Investors deserted manuka honey maker Comvita after the company advised that it was likely to descend into an operating loss in the current financial year, bringing to three the number of stocks to have been punished by the market in recent weeks for falling short of market expectations.

Comvita's share price dropped by 17 per cent per cent after the former high flier said a poor harvest and trouble in the unofficial trade channels with China would take the company to $7 million operating loss for the June financial year.

Earlier this week, specialised software developer Orion Health took a pounding when it said was in talks with other parties who may take a stake in the company, and that it had failed to close some contracts by the end of the financial year just finished.

Late last month, Fletcher Building's share price nosedived after the company said its annual earnings would be about $110 million short of its earlier guidance.


Harbour Asset Management portfolio manager and analyst Shane Solly most share prices had become elevated during the bull run enjoyed by the market in recent years, which meant investors were less inclined to take earnings disappointments kindly.

"Given where the valuations are in the equity market, when companies disappoint on earnings, the market is prone to reacting quite aggressively," he said.

"There is not the same room as there was two or three years ago for earnings disappointments," Solly said.

"When there is a series of (earnings) disappointments, the market can become quite jaundiced," he said.

Comvita's share price dropped by $1.50, or 17.4 per cent, to $7.10 after its announcement, to the effect that the two major downside risks communicated in our previous market announcements in January and February have both come to bear.

"We now expect that the direct impact of these two situations will result in an after-tax operating loss for the financial year ended 30 June 2017, in the order of $7m," it said.

The company expects its net profit to be about $9m after including the sale of Medihoney IP and shares in Derma Sciences.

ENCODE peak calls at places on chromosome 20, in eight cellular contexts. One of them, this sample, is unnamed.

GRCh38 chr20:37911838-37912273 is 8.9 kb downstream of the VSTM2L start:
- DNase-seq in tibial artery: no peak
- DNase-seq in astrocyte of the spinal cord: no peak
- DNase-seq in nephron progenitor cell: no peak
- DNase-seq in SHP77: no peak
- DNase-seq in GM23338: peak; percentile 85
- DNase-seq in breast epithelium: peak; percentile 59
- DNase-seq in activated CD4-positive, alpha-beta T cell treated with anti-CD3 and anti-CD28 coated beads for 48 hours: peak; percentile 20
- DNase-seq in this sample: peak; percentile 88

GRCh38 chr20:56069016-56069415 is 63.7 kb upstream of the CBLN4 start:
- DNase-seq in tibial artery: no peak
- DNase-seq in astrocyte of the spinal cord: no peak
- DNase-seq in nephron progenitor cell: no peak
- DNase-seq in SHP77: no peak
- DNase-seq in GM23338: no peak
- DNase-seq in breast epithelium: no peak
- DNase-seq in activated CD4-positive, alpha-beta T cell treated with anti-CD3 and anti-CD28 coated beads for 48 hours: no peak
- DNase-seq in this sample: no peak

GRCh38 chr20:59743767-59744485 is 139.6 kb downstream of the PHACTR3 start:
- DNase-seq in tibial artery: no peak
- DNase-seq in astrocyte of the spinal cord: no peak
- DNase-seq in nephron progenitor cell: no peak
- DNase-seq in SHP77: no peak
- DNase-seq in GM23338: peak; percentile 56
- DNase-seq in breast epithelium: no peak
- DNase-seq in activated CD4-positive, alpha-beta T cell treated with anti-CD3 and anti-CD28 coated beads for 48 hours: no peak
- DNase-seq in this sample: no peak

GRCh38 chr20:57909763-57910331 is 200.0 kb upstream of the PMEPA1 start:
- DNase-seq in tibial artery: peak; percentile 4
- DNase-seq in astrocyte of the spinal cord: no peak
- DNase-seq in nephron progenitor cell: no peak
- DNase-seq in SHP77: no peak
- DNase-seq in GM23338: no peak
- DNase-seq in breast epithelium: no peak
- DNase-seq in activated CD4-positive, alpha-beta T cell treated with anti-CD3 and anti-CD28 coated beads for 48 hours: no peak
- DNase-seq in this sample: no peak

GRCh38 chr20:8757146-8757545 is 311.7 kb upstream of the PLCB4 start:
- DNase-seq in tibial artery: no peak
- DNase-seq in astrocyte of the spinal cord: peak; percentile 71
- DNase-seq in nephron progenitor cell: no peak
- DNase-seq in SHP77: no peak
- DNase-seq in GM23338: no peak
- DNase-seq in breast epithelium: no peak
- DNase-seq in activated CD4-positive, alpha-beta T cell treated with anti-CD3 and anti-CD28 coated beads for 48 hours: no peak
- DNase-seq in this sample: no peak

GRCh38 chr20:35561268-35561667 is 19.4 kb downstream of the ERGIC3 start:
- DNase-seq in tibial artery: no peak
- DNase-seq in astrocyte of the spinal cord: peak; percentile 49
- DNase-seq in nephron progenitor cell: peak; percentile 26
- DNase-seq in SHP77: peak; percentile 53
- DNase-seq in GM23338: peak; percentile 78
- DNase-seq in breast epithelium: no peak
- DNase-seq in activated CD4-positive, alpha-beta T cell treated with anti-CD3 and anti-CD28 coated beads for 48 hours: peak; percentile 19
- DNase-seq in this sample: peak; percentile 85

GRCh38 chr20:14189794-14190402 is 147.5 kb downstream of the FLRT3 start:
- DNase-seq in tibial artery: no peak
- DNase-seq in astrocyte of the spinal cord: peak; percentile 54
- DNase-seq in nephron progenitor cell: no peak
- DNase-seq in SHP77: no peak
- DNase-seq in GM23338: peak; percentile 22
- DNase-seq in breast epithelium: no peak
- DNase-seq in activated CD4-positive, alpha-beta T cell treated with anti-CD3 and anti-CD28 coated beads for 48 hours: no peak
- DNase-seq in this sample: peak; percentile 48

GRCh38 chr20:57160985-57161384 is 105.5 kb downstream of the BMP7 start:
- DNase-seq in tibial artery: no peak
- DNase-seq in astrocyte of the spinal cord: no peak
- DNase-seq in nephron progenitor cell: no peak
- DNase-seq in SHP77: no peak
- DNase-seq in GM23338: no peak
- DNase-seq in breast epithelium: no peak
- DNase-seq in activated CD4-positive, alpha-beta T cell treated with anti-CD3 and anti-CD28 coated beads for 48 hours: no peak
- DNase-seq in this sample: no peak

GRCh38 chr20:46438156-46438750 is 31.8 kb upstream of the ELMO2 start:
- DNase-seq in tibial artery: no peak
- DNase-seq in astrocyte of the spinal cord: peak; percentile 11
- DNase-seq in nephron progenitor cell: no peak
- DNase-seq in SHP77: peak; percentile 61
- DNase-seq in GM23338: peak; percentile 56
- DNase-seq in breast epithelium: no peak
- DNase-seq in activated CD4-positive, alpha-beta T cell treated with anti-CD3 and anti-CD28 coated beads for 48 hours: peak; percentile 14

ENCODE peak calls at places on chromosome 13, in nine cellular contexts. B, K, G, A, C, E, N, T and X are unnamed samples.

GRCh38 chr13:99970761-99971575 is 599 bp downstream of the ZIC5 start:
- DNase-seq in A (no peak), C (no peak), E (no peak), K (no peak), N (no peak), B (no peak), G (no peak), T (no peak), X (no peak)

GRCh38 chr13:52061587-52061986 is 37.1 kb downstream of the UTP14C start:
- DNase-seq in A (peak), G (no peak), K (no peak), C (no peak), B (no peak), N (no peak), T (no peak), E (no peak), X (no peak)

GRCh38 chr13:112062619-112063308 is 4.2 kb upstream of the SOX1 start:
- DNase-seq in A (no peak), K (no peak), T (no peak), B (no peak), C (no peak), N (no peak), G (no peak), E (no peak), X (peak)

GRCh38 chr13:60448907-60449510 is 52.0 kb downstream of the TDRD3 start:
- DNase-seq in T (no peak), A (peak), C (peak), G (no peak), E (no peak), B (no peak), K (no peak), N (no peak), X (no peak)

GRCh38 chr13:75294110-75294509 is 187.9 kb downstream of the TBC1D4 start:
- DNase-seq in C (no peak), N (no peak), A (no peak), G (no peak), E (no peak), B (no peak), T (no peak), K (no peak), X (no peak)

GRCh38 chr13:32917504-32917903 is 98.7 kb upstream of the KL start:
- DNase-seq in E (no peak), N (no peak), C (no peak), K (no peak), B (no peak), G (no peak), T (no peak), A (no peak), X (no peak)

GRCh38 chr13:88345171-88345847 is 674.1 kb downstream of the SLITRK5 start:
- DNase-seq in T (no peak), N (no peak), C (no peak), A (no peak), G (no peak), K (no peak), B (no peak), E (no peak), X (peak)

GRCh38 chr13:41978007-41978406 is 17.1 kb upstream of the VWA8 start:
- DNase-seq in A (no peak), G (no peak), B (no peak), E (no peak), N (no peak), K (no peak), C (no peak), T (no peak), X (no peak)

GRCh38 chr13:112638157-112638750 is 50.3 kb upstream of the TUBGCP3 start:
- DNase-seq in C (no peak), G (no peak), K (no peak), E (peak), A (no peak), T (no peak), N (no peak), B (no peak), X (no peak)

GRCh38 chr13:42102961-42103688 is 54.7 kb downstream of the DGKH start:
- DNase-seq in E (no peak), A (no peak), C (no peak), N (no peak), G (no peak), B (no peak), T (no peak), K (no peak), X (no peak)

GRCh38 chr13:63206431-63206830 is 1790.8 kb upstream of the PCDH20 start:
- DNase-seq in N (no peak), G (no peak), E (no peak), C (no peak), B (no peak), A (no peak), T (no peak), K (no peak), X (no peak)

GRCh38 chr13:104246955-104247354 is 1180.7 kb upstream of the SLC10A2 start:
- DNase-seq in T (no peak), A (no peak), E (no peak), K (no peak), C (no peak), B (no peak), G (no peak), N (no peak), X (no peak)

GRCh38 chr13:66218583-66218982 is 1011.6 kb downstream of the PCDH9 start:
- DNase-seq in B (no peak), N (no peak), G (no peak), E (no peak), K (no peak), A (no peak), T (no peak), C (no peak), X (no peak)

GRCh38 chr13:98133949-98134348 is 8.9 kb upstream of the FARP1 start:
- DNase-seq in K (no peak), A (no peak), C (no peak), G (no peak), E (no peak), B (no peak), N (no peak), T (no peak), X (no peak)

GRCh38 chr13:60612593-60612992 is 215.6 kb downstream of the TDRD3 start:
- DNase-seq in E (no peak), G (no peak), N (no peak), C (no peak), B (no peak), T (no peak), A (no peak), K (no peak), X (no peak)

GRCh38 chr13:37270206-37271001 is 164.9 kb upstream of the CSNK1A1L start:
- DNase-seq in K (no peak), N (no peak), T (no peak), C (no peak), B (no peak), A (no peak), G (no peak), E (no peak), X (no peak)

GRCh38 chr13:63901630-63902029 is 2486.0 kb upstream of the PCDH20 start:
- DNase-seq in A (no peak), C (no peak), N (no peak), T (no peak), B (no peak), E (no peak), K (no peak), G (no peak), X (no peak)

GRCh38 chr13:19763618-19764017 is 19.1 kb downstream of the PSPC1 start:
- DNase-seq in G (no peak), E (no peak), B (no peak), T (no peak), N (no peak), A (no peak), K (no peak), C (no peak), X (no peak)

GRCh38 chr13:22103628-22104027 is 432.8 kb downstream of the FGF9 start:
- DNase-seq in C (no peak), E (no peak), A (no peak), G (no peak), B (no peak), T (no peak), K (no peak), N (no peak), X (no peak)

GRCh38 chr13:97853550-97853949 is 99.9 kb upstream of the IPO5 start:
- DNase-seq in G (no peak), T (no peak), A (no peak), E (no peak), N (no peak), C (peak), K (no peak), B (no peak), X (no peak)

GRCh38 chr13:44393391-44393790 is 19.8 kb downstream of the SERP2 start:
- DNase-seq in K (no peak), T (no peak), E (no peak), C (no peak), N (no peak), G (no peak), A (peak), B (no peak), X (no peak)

It added that trading conditions over the last two months in its two largest markets - Australia and New Zealand - have not recovered in line with its earlier expectations. Comvita has fallen from grace after being one of the market's most sought after stocks in May last year, when it hit $12.87 a share.

"It was a glamour stock through 2015 through to the middle of 2016 where it rallied extremely strongly," said Grant Williamson, director at Hamilton Hindin Greene.

"Expectations obviously haven't been met. This is another earnings downgrade from the company and therefore investors have been rather heavy handed in selling the stock down," he said.

In its statement, Comvita said it had assumed that the informal channels out of Australia and New Zealand into China, known as daigou, would not recover to earlier forecast levels before its June 30, 2017 balance date.

To make matters worse, continued poor weather had further reduced the production of honey for the 2016-2017 season, it said.

"Although the informal trade channels will show growth over the previous half year this is still well under our previous expectations, and much of these sales to China have been satisfied by inventory held within the various channels to market," Comvita chief executive Scott Coulter, said.

Chairman Neil Craig said the simultaneous impact of two very significant events in one financial year were "tough to stomach" but that the Comvita business model remained sound.

Among the other stocks to lose favour, Orion traded levelled out today at $1.43 up one cent on the day but well short of Friday's closing level of $1.93.

Fletcher Building remained under pressure, dropping 27c to $8.04 today, against $9.22 just before last month's announcement and $10.80 at the start of the year.

- Additonal reporting BusinessDesk